If ever there were a LEGO creation that looked like it was straight from a landfill, this is it. (And I mean that in the best possible way.) As the second industrialization-gone-awry model this week, Nooreuyed’s creation features some terrific looking brick trash and a great bit of forced perspective.
I honestly can’t say enough in praise for this creation by A Plastic Infinity (A Plastic Infinity). The purple alien landscape is lovely, and the lime acid fluid pops against it perfectly. The building has some cool little details, and the scene for an alien planet just works.
My only “complaint” is that I bought 8 cups of purple at the Lego store this weekend, with the intent of using it for an alien landscape, and now I’m late to the party!
My education in trains and train creations is woefully incomplete, fortunately Tim pointed out this creation to help me along the way. This is a German BR64, built by brickshelf user abhf. The truly amazing thing about this creation is that this photo is not the work of forced perspective. This is a huge an detailed display. I bet it looks amazing in person.
This alien landscape of a cavernous marshland by Raoul Baldwin features many exotic elements. There are so many aspects of this creation I like, including the color texturing with olive green and dark tan, the vertical raised dark tan baseplate, the rocks in the foreground to add perspective and depth, and the integration of elements of technology and nature. Don’t forget to check out the details of the organic looking alien walker.
Generally speaking, I don’t consider most Lego builds ‘art’. Most of the time, builders just want to make a cool castle or spaceship or whatever. When someone wants to convey a message through a build, it’s all too often done in a heavyhanded manner.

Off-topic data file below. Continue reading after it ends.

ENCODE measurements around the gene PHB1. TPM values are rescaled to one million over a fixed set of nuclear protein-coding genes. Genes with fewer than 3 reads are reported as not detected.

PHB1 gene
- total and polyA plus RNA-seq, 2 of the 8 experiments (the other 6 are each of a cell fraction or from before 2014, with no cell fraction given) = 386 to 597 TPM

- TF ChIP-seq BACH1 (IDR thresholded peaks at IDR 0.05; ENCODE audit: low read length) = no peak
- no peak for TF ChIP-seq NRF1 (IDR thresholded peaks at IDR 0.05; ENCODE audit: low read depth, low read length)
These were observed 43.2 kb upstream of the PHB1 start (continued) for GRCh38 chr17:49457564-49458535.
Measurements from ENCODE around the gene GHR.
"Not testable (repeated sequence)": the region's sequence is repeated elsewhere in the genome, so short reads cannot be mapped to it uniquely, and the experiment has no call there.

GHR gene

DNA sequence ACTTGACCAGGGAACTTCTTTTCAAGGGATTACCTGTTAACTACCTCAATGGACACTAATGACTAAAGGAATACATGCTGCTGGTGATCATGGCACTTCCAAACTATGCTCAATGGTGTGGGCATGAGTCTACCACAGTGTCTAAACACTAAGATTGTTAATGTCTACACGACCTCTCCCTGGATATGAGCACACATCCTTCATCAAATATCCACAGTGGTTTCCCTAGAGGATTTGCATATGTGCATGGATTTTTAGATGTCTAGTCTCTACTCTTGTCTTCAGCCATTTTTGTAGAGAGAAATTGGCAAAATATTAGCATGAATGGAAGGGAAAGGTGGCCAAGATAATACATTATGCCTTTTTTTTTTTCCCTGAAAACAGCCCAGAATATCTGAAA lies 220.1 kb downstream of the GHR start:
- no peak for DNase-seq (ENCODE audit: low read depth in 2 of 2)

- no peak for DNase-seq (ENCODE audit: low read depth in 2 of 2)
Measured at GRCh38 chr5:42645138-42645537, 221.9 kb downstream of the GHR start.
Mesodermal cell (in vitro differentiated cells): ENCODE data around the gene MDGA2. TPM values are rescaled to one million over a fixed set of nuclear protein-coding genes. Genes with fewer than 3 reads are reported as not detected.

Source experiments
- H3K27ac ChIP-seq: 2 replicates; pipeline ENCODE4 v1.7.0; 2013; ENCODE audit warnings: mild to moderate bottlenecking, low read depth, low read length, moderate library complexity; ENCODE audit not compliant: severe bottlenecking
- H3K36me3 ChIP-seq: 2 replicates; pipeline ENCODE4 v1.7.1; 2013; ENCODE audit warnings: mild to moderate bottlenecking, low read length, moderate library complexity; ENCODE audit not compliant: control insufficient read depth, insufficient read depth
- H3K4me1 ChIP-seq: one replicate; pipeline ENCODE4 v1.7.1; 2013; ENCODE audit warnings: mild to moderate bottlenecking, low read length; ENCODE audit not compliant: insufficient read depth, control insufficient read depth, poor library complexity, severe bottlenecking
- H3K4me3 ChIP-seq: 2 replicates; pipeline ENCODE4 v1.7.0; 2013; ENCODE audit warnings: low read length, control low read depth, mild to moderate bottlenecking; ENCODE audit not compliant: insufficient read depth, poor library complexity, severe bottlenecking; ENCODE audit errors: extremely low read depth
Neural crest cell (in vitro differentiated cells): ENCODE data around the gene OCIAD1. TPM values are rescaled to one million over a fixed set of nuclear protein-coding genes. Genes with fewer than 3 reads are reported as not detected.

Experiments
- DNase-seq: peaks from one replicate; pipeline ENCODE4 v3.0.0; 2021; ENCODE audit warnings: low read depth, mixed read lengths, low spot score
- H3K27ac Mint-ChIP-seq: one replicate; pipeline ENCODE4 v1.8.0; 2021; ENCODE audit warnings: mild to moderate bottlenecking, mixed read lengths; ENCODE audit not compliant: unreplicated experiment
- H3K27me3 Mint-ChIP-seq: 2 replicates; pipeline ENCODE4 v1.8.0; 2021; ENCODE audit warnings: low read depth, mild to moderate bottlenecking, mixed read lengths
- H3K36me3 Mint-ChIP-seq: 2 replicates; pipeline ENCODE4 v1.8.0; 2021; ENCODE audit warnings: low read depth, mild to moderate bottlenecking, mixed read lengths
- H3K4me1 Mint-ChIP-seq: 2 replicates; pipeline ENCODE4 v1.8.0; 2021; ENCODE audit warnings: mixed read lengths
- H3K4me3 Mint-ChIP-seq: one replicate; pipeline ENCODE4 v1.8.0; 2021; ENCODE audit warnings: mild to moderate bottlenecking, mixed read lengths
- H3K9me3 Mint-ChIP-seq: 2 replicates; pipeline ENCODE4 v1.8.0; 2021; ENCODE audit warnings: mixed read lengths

You know those snapshots that just bring you to a time in your life? Where you remember the defining moments, those poignant memories that make you smile. For me, this particular MOC reminds me of the first time I saw fireflies, in Tuscany, amid the vineyards. They were the only light along the path.
Carson Hart‘s rendition of an Italian Tuscan villa captures the bright colors and classic look, while forced perspective in the background shows off the rolling hills of vineyards. I imagine the other part of this villa may or may not include a winery that filled that bottle on the table.
For an example of the first, check out this photo by frame*. A few rocks, a custom minifig, and that’s it. The composition, however, is very nicely put together. The minifig pose looks well thought out, while the white space and depth of field of the image make for something interesting to view.
As a counterpoint, please check out this creation by Pippo Zane. I spotted this weeks ago, when it was first posted, and never managed to find time to post it. It should not be overlooked, though, as every crevice of this large diorama is crammed with interesting detail. My favorite detail is the twisted column (both of them, really), but that’s just one of many spots of detail that draw the eye. The display is large enough to draw the eye into detail and make the viewer forget the scale of the entire piece.